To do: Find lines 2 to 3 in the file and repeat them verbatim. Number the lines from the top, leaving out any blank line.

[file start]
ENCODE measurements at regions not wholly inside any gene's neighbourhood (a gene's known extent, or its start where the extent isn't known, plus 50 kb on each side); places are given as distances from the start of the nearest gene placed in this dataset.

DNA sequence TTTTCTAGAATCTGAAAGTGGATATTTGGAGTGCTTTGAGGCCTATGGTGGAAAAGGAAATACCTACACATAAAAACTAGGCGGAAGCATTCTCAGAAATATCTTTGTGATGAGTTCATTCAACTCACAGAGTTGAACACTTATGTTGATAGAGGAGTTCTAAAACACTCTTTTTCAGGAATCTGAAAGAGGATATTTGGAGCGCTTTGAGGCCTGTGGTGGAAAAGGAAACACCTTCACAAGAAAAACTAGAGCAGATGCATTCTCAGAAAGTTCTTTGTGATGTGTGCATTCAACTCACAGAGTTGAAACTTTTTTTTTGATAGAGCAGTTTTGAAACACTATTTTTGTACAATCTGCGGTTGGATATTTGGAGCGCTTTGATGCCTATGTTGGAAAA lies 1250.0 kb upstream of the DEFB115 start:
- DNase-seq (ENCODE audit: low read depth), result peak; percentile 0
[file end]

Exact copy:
DNA sequence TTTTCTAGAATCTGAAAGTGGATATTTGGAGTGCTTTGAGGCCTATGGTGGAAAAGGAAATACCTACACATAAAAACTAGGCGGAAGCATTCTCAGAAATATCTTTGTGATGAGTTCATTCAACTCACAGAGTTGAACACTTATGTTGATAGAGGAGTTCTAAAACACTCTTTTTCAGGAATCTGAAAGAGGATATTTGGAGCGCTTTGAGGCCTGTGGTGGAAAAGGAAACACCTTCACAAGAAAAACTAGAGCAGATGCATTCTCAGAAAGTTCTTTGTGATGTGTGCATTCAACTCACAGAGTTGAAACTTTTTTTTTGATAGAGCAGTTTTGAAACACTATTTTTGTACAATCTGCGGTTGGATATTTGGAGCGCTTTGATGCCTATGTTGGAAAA lies 1250.0 kb upstream of the DEFB115 start:
- DNase-seq (ENCODE audit: low read depth), result peak; percentile 0